By Stuart O’Donnell, MD, Boardwalk Studio
I recently read an article on Harvard Business Review which got me thinking. The article was about ‘meaning’ in the workplace and what value employees place on this. Which when implemented well is a benefit for both employees and employers.
The article looked at research actually undertaken in the 70’s by Studs Terkel, the respected writer, broadcaster and historian of American life. According to Terkel, work is about a search for ‘daily meaning as well as daily bread, for recognition as well as cash and for astonishment rather than torpor’. Over 40 odd years later and following further studies, the findings are truer today than they were back in the 70’s.
This is especially true in the crazy Covid world we are all living in right now. The past 12 months have given all of us the opportunity to re-evaluate all that’s important to us, how we live our lives and what work means to us.
And it’s this reassessment of our lives that made the article resonate with me. We are increasingly aware or our own mortality (maybe that’s just me getting old)! But how do we as business owners act on the findings that meaning drives productivity? And how do we go about fostering meaning in the workplace?
Firstly, with apparently 9 out of 10 employees willing to trade a percentage of their lifetime earnings for greater meaning at work, this is something that all employers should consider. That’s huge. And secondly what benefits can this sense of meaning bring to a business?
The more recent studies have shown that employees with very meaningful work spend one additional hour per week working and take fewer days of paid leave. They also experience significantly greater job satisfaction and therefore productivity. This in turn leads to more retained talent and therefore an increase in business productivity and cost savings on recruitment and training. It’s a win win, surely. It’s not so much a nice to have, it’s essential.
The ideas suggested in the report can be applied to businesses of pretty much all sizes and we in the creative sector can certainly take note of their suggestions.
The report gave three recommendations.
- Having a strong social support network.
- Making each employee a Knowledge Worker.
- Leveraging those with greater work meaning.
The first suggestion for me is a key one for running Boardwalk, it’s about having an open culture of communication where staff have the knowledge that they are supported around any concerns they may have, either professionally or personally. They are openly praised over work and frequently consulted about their future goals and given the necessary support to achieve those goals. Performance reviews are a key factor in this and should be carried out annually and not just be about salary increases.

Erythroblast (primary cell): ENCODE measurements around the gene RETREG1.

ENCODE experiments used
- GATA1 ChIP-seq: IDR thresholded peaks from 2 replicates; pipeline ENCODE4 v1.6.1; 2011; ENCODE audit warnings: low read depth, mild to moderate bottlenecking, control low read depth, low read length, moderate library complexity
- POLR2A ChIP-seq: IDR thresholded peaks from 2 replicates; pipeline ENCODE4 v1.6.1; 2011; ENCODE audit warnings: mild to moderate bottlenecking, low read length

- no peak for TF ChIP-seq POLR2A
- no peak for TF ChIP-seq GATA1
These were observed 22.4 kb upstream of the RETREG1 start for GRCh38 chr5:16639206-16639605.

Also tied into this is open communication about team project goals. Employees understand how their work is meaningful when they are aware of the bigger picture. Not just on an individual project basis but the company’s larger vision.
There’s a separate conversation about the benefits of a company having a ‘vision’ too. This has proven to align an organisation. There’s a book called Traction which goes into this in more detail, mostly relevant to larger organisations but useful nuggets for smaller ones too.
The other two recommendations from the report look at ‘Making every worker a knowledge worker’ and ‘Leveraging those with greater work meaning’. Research has shown that all work can become ‘knowledge work’ when employees are given the opportunity and can actually thrive when they creatively engage in their work, share knowledge and feel like they are instrumental to the process of getting work done. Personal growth, above and beyond professional growth increases a sense of meaning at work.
I believe we should look to support our employees desire for personal growth and development alongside the usual professional development opportunities.
The value of meaning to both individual employees, and to organizations stands waiting, ready to be captured by businesses prepared to embrace it.